IN the early 1990s, state officials allowed its four racetracks to add slot machines - and the money poured in from Ohio, Pennsylvania, Kentucky and Maryland.
Inevitably neighboring states caught on and they opened their own casinos. West Virginia's cash cow won't be supplying as much milk.
This is making some people nervous. Standard & Poor's just put the state on notice of a possible downgrading in two years of the rating of the lottery-backed bonds issued by the Economic Development and School Building authorities.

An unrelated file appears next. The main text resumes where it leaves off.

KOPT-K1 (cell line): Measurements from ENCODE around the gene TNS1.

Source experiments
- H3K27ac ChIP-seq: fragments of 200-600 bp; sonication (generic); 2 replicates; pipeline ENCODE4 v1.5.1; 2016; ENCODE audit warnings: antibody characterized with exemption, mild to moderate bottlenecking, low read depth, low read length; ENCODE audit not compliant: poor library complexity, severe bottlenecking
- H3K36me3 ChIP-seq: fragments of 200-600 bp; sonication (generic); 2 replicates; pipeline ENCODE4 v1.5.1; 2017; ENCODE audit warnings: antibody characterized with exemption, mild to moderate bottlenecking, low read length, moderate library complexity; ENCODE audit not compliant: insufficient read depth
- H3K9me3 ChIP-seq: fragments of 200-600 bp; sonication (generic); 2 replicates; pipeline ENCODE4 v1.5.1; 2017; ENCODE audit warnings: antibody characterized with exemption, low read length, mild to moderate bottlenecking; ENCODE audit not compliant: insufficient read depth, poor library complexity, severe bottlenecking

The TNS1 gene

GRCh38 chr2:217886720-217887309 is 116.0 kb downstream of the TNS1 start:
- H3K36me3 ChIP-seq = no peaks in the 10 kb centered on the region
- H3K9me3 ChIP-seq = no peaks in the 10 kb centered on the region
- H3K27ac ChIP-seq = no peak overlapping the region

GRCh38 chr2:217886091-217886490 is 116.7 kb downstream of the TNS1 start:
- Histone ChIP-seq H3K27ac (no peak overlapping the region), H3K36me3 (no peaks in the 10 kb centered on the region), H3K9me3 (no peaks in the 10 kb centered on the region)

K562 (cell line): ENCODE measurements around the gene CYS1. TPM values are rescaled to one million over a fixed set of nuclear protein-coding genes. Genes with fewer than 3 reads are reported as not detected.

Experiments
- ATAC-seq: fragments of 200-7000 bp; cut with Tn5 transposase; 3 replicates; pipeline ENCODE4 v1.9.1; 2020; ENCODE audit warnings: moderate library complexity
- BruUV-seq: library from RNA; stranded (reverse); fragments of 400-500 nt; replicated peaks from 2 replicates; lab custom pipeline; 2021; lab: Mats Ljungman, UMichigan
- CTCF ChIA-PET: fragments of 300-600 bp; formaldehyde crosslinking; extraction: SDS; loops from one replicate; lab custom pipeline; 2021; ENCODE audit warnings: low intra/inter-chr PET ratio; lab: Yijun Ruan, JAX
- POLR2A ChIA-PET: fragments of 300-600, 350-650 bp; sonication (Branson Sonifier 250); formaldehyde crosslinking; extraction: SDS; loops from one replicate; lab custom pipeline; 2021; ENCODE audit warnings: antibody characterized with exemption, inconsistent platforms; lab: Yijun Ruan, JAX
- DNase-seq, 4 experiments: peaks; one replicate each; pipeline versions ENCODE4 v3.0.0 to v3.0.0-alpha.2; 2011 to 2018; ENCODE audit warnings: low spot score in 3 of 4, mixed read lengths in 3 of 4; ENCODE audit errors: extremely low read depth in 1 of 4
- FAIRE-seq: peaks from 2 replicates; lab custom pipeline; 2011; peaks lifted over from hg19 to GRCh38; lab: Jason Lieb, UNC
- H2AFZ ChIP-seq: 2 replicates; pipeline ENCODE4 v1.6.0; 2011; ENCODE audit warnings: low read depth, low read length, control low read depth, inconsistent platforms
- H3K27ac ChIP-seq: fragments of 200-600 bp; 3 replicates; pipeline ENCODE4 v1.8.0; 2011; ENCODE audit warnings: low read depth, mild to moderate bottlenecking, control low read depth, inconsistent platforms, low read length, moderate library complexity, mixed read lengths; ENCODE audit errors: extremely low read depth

That's fair warning and there is plenty of time for lawmakers and Gov. Earl Ray Tomblin to adjust spending and protect the state's creditworthiness, which keeps its borrowing costs down.
A look at lottery finances shows the size of this task.
According to its annual report, in the fiscal year 2012, the lottery distributed: